Some people may need to have a drain placed under the incision in the neck. This drain is usually removed the morning after surgery.
After thyroidectomy, a few people may experience neck pain and a hoarse or weak voice. This doesn’t necessarily mean there’s permanent damage to the nerve that controls the vocal cords. These symptoms are often temporary and may be due to irritation from the breathing tube (endotracheal tube) that’s inserted into the windpipe (trachea) during surgery, or as a result of nerve irritation caused by the surgery.
You’ll be able to eat and drink as usual after surgery. Depending on the type of surgery you had, you may be able to go home the day of your procedure or your doctor may recommend you stay overnight in the hospital.
When you go home, you can usually return to your regular activities. Wait at least 10 days to two weeks before doing anything vigorous, such as heavy lifting or strenuous sports.
It takes up to a year for the scar from surgery to fade. Your doctor may recommend using sunscreen to help minimize the scar from being noticeable.
The long-term effects of thyroidectomy depend on how much of the thyroid is removed.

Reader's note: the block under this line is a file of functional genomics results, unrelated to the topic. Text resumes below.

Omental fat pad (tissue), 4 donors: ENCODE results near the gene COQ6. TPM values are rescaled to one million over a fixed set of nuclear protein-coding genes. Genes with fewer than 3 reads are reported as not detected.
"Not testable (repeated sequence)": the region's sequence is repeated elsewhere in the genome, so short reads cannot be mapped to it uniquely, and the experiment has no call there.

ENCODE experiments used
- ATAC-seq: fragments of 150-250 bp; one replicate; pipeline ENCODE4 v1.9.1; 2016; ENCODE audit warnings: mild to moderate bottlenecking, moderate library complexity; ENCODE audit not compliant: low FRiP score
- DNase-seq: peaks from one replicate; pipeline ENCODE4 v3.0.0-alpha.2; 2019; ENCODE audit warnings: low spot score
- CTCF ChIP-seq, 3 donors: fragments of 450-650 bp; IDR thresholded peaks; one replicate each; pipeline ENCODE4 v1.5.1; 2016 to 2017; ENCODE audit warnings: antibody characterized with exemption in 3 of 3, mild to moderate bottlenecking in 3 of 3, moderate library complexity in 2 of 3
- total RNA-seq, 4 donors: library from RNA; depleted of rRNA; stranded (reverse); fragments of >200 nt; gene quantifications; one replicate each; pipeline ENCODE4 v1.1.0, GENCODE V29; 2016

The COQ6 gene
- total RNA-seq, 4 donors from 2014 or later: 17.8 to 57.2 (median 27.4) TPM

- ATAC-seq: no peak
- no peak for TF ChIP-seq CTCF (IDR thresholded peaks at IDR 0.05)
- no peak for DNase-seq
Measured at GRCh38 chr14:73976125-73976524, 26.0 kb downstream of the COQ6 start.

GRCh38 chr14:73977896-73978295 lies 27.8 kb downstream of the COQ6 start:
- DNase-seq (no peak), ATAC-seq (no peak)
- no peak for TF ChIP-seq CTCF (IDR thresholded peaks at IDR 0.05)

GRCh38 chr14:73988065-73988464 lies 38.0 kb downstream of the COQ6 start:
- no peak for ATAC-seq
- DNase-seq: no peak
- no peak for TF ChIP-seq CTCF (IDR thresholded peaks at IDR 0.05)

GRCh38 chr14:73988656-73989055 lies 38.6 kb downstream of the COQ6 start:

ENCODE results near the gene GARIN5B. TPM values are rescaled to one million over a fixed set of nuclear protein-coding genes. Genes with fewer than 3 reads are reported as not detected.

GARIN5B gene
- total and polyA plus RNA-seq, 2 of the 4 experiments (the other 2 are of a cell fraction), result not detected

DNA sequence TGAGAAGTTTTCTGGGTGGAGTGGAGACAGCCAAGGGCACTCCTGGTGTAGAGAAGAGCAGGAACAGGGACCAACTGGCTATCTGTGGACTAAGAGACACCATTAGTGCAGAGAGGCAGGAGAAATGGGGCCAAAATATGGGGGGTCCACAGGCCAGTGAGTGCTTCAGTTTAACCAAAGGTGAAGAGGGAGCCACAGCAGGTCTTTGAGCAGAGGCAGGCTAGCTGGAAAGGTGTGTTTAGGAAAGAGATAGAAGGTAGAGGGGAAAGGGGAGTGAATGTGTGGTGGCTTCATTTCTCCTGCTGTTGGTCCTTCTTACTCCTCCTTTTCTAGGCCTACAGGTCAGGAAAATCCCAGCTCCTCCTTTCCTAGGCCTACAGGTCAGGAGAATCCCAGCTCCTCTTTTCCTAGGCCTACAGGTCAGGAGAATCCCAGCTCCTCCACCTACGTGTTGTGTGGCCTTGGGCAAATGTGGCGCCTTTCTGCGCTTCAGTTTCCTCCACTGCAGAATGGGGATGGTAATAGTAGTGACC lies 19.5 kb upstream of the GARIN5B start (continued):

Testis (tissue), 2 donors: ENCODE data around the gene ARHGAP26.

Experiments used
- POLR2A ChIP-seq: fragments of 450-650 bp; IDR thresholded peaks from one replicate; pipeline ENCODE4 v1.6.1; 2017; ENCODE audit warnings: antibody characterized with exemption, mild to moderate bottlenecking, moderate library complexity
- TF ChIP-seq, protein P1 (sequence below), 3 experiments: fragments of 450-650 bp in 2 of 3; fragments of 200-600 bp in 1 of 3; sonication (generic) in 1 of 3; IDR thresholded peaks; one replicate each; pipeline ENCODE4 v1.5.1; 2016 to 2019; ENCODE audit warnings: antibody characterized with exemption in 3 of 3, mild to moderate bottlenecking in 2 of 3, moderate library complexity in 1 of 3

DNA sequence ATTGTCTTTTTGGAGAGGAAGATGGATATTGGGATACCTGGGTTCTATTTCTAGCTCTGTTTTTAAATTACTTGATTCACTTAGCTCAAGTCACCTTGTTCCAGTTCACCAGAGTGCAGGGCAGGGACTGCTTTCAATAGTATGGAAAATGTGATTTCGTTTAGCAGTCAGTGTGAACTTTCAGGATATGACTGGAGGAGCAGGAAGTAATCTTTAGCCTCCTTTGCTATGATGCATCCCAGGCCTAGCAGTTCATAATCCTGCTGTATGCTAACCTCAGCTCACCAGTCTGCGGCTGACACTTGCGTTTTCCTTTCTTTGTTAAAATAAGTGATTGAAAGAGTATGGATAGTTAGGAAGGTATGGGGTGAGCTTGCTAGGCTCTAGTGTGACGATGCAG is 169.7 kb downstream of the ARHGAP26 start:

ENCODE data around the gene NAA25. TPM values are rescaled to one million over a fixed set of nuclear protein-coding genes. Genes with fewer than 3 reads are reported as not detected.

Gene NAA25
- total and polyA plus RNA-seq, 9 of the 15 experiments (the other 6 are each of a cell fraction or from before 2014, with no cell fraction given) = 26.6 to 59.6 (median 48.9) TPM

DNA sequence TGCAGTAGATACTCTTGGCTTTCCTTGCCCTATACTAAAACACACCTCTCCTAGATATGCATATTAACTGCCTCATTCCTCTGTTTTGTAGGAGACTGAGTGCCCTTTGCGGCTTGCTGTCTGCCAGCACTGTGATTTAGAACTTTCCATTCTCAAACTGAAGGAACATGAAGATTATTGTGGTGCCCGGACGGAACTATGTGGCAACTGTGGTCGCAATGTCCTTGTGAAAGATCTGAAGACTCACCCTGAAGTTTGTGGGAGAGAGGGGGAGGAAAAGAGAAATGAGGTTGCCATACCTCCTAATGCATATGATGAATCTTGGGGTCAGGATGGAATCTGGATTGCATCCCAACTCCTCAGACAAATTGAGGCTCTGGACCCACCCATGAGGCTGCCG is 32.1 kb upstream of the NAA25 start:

If only part of your thyroid is removed, the remaining portion typically takes over the function of the entire thyroid gland, and you might not need thyroid hormone therapy.
If your entire thyroid is removed, your body can’t make thyroid hormone and without replacement you’ll develop signs and symptoms of underactive thyroid (hypothyroidism). As a result, you’ll need to take a pill every day that contains the synthetic thyroid hormone levothyroxine (Levoxyl, Synthroid, Unithroid).
This hormone replacement is identical to the hormone normally made by your thyroid gland and performs all of the same functions. Your doctor will determine the amount of thyroid hormone replacement you need based on blood tests.
Peripheral artery disease occurs when blood vessels in the limbs get clogged.
- The term peripheral vascular disease is commonly used to refer to peripheral artery disease or peripheral arterial disease (PAD), meaning narrowing or occlusion by atherosclerotic plaques of arteries outside of the heart and brain.
- Peripheral artery disease is a form of arterial insufficiency, meaning that blood circulation through the arteries (blood vessels that carry blood away from the heart) is decreased.
- Risk factors for peripheral arterial disease include high blood cholesterol, diabetes, smoking, hypertension, inactivity, and overweight/obesity.
- A small percentage of people over the age of 50 are believed to suffer from peripheral artery disease.
- The symptoms of peripheral artery disease depend upon the location and extent of the blocked arteries. The most common symptom of peripheral artery disease is intermittent claudication, manifested by pain (usually in the calf) that occurs while walking and dissipates at rest.